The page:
Tuesday, August 19, 2014

The Raw Independent

I've been reading a few indie authors recently, having picked up their books cheaply or for free on Amazon, and had a moment of clarity that hit me like a brick. Once I'd wiped the blood off my face I realised just how good many indie authors are.

Take a look at any book published by an independent author and you'll see quite a few spelling mistakes, more than you'd expect in a traditionally published work. Not that trad publishing is immune from it, for despite hours of work from editors, authors, copy editors and proofreaders, they still creep in and can be there 20 years later after several more revisions.

But what trad publishing loses in all its polish is the rawness of good, unfettered writing. Two recent indie books highlight this well. The first one is 'The Laikanist Times' by Dylan Orchard. While reading it I noticed a few mistakes, and areas that could be expanded, but then it hit me: it's much better without all that additional material. The book is pure character and plot, with some worldbuilding, but very little of the exposition and finely detailed scene setting that comes with a traditional book.The author's voice comes through loud and clear without being interfered with by agents and publishers whose minds seem solely to be on money.

There is one argument used by traditional publishers that they provide what the people want, and that people want a high level of detail, pages and pages of description about the length of a field and how to triangulate a phone signal. Do you?

Character insights, yes. Plot details yes. But do we really want to know that one building is sixteen centuries old while the one next door is only twenty years old, followed by a comparison of their architectural merits?

The current trad book I'm reading is In Dark Service by Stephen Hunt. Good story, too much detail. I don't really need to know, over three pages, how much steel had to be mined to build the vast ship the slaves are on and how little the rest of planet has in comparison.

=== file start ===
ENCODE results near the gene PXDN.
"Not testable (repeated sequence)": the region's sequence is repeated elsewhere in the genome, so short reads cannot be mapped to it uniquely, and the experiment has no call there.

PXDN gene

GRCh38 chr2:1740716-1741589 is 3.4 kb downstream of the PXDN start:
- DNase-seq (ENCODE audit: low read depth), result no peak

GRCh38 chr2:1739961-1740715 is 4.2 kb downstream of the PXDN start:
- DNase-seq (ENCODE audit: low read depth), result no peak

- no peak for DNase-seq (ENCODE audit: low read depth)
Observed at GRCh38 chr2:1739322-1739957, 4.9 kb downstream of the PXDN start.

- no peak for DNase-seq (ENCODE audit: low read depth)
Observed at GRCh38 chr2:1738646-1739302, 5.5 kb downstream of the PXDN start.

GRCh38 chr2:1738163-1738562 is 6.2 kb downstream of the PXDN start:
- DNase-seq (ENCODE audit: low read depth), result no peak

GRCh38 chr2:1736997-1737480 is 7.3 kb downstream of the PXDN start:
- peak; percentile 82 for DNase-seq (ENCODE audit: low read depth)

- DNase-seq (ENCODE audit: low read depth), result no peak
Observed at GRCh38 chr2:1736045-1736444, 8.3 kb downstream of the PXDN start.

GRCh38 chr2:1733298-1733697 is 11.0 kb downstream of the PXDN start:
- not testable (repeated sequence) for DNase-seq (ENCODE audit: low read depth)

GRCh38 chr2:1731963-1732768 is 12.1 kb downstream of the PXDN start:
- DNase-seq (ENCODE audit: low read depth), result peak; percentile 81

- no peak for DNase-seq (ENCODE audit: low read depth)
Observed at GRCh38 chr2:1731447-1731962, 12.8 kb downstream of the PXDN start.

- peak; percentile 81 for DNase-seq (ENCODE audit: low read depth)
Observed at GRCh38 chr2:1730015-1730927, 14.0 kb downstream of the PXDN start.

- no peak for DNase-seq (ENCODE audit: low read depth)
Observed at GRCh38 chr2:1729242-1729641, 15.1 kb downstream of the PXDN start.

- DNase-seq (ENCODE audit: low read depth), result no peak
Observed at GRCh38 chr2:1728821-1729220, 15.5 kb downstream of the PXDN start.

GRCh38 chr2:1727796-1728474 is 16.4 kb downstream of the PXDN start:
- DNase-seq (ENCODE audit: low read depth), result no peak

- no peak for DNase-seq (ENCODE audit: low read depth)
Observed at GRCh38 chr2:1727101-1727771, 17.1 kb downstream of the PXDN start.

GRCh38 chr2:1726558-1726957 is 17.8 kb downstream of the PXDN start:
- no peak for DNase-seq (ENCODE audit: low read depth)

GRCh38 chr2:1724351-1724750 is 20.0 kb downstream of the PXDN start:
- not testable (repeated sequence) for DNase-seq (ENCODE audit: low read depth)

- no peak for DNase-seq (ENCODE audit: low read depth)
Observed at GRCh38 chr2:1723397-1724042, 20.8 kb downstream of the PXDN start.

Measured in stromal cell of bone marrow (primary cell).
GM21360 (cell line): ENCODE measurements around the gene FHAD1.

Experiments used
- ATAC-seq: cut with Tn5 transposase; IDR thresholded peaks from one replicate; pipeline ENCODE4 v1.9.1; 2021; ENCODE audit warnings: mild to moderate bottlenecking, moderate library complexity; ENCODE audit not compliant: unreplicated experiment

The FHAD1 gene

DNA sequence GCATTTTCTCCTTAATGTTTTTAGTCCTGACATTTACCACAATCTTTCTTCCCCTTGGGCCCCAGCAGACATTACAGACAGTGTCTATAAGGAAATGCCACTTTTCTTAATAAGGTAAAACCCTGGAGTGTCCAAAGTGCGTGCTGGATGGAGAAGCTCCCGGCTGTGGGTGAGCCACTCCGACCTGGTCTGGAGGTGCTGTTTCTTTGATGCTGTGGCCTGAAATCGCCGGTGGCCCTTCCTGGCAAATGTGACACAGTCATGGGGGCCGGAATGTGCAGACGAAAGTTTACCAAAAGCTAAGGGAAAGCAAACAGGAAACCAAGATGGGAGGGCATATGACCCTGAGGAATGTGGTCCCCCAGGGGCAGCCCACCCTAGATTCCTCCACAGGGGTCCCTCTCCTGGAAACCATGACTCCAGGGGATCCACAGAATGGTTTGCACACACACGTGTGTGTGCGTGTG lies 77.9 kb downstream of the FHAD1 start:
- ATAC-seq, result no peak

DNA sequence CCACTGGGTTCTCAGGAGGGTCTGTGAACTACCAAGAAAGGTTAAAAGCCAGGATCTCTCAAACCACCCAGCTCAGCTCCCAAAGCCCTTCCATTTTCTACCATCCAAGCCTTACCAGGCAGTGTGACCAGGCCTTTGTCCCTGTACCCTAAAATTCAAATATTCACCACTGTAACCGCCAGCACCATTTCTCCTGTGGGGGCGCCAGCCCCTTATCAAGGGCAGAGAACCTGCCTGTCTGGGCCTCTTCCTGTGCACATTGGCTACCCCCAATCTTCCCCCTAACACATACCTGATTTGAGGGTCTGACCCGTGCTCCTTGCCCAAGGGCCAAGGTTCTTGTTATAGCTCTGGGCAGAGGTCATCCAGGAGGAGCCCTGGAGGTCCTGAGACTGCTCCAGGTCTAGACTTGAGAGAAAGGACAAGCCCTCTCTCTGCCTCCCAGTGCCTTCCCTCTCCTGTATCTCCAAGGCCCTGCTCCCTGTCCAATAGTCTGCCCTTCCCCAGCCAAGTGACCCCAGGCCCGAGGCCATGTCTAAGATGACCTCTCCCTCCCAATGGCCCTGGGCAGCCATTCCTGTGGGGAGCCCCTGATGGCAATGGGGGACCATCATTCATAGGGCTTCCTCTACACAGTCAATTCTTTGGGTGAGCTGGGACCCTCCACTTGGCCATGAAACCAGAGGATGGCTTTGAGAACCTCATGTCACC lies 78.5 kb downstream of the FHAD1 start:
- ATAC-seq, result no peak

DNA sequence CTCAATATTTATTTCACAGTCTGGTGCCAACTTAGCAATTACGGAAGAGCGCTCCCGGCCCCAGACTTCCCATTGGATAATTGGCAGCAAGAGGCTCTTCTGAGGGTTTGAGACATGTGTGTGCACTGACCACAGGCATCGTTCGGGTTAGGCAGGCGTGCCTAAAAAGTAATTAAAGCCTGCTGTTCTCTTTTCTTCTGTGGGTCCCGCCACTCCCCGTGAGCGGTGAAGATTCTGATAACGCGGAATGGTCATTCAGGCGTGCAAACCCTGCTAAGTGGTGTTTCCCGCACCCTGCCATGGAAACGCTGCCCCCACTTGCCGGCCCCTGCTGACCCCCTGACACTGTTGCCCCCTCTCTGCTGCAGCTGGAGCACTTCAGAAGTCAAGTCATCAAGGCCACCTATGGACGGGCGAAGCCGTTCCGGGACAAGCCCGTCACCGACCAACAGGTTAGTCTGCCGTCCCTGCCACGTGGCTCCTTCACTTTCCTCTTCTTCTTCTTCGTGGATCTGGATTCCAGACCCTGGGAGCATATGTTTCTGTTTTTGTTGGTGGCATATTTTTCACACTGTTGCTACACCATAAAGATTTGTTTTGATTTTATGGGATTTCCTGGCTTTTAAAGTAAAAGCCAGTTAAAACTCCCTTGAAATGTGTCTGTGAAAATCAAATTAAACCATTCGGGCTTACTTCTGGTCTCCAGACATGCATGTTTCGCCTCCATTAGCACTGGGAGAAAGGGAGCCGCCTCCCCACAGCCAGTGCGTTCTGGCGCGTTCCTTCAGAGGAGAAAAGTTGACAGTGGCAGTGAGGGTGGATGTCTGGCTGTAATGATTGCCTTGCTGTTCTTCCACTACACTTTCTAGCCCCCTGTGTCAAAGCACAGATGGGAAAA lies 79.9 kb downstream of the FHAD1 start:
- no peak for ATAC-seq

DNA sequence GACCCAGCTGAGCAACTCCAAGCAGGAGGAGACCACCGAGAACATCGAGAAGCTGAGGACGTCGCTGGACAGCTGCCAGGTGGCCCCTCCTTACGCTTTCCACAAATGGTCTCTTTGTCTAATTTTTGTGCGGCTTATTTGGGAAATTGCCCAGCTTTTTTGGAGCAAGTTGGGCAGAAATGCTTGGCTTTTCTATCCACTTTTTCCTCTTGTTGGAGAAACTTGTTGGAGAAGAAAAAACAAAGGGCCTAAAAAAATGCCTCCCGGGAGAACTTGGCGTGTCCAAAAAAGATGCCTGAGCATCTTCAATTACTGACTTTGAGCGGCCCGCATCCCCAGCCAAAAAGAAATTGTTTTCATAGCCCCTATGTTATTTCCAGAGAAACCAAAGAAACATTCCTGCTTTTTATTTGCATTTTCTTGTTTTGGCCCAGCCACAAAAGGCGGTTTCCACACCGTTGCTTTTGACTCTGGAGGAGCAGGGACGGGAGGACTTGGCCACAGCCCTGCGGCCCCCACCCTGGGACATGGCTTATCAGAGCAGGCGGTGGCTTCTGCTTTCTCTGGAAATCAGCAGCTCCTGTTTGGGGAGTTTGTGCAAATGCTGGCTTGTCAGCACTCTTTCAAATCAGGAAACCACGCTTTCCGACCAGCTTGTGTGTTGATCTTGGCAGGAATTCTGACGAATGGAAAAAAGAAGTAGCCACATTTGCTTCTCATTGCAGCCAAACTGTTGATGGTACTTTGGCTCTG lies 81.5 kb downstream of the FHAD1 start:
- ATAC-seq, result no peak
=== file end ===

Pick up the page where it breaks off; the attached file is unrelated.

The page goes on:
Think back on the last book you read, then consider how many times you wanted to skip a few pages and get back to the people and the story. How much wastage was there in the book that the editor/author/agent etc added in to pad it out to 100k words or more? Then think back to the birth of the paperback and how small those books were, how few words. Kinglsey Amis' Lucky Jim; Ray Bradbury's Farenheit 451; PG Wodehouse; Agatha Christie. How many of those books run to the high levels of detail that we read today?

A second indie book, 'Joe Average' by Duncan MacMaster, reinforced my thinking. While reading it, I found myself ignoring the mistakes altogether and concentrating on the story. It was great. No padding, no extraneous detail, just people and plot.

In short, traditional publishing has polished the life out of many writers, adding in bits and pieces that they believe people want in order to make the book sell. But do we, the readers, really want that? Or do we just want a good story, well told.

Here's a tip. I went on Amazon and looked for books that no one had reviewed and downloaded them and have so far been pleasantly surprised. Why don't you take a chance on an indie author and discover if there's something you've been missing. You may be pleasantly surprised.

There are two other indie authors I can recommend, whose books I have enjoyed. Lisa Shafer and Milo Fowler. Their books are also available for download and, if you want, in printed form too. {start shameless plug} Or, could try my two. {end shameless plug}

With that, I'll take my leave of you and see you on Friday.

1 comment:

VEG said...

I agree, sometimes too much extraneous detail exists in writing, mainly, I think, because at school you're taught to dissect everything and to describe everything in excruciating detail. You end up thinking, "Shit, I haven't used nearly enough adjectives to portray this!" when it might actually be a section where detail isn't all that necessary.

I hope this made sense, because, wine.